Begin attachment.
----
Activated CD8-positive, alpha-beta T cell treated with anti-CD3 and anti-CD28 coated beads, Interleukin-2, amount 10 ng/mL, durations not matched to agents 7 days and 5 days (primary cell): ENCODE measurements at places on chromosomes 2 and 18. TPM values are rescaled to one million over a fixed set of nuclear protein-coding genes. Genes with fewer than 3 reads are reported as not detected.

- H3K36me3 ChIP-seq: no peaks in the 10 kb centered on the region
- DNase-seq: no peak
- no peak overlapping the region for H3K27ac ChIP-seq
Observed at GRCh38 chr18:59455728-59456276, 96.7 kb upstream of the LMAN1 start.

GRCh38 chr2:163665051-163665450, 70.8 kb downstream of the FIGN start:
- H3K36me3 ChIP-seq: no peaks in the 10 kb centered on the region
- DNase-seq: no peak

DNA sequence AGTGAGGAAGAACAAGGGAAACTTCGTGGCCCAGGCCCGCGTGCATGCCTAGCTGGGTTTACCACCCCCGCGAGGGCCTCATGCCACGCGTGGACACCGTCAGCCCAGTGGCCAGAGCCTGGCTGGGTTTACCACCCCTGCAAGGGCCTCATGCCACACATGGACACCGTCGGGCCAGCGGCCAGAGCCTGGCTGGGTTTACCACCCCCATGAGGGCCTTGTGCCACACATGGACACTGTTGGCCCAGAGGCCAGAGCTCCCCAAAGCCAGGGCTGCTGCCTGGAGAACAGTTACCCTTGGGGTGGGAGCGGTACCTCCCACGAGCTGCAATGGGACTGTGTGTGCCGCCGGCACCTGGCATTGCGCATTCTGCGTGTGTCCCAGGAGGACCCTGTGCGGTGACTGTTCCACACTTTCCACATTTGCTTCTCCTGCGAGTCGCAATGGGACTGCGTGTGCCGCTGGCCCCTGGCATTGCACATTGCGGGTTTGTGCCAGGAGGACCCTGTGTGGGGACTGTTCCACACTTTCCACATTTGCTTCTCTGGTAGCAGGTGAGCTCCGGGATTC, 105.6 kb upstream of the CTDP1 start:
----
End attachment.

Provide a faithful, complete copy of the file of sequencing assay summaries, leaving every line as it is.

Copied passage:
Activated CD8-positive, alpha-beta T cell treated with anti-CD3 and anti-CD28 coated beads, Interleukin-2, amount 10 ng/mL, durations not matched to agents 7 days and 5 days (primary cell): ENCODE measurements at places on chromosomes 2 and 18. TPM values are rescaled to one million over a fixed set of nuclear protein-coding genes. Genes with fewer than 3 reads are reported as not detected.

- H3K36me3 ChIP-seq: no peaks in the 10 kb centered on the region
- DNase-seq: no peak
- no peak overlapping the region for H3K27ac ChIP-seq
Observed at GRCh38 chr18:59455728-59456276, 96.7 kb upstream of the LMAN1 start.

GRCh38 chr2:163665051-163665450, 70.8 kb downstream of the FIGN start:
- H3K36me3 ChIP-seq: no peaks in the 10 kb centered on the region
- DNase-seq: no peak

DNA sequence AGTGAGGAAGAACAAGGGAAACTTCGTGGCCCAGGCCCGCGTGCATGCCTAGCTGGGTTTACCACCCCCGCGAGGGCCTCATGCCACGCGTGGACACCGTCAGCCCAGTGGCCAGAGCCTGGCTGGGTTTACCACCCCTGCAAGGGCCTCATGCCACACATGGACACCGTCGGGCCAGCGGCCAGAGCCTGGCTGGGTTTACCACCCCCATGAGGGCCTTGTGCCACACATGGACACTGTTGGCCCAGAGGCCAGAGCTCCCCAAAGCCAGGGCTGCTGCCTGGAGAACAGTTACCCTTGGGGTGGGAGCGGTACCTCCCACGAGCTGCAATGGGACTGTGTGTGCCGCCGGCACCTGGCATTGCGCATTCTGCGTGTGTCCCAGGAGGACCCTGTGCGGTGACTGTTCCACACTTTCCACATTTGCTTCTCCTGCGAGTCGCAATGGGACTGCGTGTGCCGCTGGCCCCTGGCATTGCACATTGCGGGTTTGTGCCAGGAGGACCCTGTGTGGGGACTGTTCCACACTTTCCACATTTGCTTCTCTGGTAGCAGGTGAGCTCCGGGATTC, 105.6 kb upstream of the CTDP1 start: